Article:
Urbanization, Industrialization, and the World of Work
The years between 1870 and 1885 were a period of rapid urbanization. A search on terms such as city, New York City, or even Brooklyn, yield hundreds of songs about city life in the late nineteenth century.
Matched with equally rapid industrialization, this urbanization resulted in a restructuring of the world of work, reflected in this collection. The value of work is celebrated in songs such as "Work, boys! Work with a will!" and "Labor and liberty," which declares:"In Liberty's land, there's no freedom to shirk, The loafer has freedom to die." Other songs described the difficulties of finding and maintaining a job in this new economy. "No work" and "The mill's shut down" are just some of the examples available with a search on work and labor.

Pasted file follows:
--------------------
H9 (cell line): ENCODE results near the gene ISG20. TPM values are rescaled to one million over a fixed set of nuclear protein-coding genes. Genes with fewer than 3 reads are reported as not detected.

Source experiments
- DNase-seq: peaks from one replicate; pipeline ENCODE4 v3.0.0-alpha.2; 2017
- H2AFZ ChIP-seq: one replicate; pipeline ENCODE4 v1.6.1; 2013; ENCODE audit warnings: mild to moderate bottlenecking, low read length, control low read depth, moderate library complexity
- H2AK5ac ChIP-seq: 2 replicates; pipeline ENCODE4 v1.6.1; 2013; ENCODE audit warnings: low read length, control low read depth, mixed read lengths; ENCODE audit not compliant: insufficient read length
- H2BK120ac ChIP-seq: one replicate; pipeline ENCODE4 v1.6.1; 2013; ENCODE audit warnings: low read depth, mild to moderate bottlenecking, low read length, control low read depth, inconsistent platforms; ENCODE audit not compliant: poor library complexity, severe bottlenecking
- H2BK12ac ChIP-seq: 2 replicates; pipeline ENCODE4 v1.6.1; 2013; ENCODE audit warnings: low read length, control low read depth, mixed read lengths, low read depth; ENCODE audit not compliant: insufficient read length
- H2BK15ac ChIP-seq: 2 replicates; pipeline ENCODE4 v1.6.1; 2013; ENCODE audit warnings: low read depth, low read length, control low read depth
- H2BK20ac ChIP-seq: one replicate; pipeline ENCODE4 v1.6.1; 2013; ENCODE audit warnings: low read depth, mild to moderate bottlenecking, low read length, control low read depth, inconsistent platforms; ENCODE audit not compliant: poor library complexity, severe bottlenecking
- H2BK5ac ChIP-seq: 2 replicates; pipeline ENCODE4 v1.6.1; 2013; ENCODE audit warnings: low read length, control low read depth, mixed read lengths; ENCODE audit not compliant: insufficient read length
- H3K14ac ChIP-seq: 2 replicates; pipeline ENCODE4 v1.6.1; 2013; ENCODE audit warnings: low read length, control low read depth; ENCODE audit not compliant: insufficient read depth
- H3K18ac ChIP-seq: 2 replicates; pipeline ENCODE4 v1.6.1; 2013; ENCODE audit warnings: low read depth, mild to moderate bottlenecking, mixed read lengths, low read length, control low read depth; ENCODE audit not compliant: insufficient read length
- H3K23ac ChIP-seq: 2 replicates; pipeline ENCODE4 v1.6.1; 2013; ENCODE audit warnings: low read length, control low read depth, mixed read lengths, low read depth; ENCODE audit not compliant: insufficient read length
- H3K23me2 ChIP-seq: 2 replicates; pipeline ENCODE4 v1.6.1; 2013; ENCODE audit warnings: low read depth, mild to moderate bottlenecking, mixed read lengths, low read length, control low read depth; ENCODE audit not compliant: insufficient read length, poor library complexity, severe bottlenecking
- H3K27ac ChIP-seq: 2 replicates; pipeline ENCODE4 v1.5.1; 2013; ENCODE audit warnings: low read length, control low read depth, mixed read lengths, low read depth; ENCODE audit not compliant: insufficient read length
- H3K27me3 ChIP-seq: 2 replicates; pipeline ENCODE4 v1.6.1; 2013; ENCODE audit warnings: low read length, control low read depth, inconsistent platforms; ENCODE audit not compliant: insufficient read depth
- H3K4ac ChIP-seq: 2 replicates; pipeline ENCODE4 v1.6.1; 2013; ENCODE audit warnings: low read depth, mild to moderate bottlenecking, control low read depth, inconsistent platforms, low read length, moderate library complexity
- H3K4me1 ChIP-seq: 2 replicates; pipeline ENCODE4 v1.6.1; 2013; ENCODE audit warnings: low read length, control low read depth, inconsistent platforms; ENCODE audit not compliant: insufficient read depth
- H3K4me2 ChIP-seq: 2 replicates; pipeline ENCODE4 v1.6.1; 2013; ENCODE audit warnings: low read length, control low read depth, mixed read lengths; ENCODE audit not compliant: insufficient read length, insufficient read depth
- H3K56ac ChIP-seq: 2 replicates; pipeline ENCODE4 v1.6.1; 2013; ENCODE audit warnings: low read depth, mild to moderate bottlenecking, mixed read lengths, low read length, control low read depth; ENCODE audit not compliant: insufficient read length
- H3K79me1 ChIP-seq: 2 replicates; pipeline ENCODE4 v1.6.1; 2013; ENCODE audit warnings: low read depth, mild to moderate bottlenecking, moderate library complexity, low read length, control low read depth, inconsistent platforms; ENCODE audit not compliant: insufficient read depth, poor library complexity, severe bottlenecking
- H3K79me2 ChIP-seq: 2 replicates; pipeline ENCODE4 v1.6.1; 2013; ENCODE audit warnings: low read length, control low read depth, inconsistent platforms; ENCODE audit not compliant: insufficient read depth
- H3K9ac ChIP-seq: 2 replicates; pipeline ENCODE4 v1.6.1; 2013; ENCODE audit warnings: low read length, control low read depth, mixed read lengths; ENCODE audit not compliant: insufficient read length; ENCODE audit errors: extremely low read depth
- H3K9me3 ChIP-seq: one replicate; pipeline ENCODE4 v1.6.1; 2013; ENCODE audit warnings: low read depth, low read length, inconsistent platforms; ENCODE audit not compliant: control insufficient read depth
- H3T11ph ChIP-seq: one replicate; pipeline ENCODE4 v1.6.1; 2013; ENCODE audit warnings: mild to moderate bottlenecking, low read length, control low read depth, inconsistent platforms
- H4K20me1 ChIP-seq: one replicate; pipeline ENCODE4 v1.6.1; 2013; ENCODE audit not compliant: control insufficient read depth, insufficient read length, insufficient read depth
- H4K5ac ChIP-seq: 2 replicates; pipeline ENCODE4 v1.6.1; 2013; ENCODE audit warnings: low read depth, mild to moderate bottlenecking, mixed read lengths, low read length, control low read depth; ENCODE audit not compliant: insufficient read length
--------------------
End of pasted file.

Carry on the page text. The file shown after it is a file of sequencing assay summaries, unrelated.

Songs about labor strife, on the other hand, are available with a search on strike. "The Workers' anvil" leads the call for a strike "for the cause of labor, strike for your homes and freedom." Billy Pastor writes in "Eight hour strike," "Capital never such a victory saw, as the workmen will win in an eight-hour law."
Labor protest wasn't the only problem plaguing cities. Urban areas had to deal with crimes like those depicted in "Three cheers for our city's defenders!," the disparity of economic classes described in "Give bread to the poor," and poverty as depicted in "Poverty's child" and "Shivering and shaking out in the cold"--which is also available as an audio clip. Search on poor, poverty, crime, temperance, drink, beg, and begging for more evidence of social troubles in the city.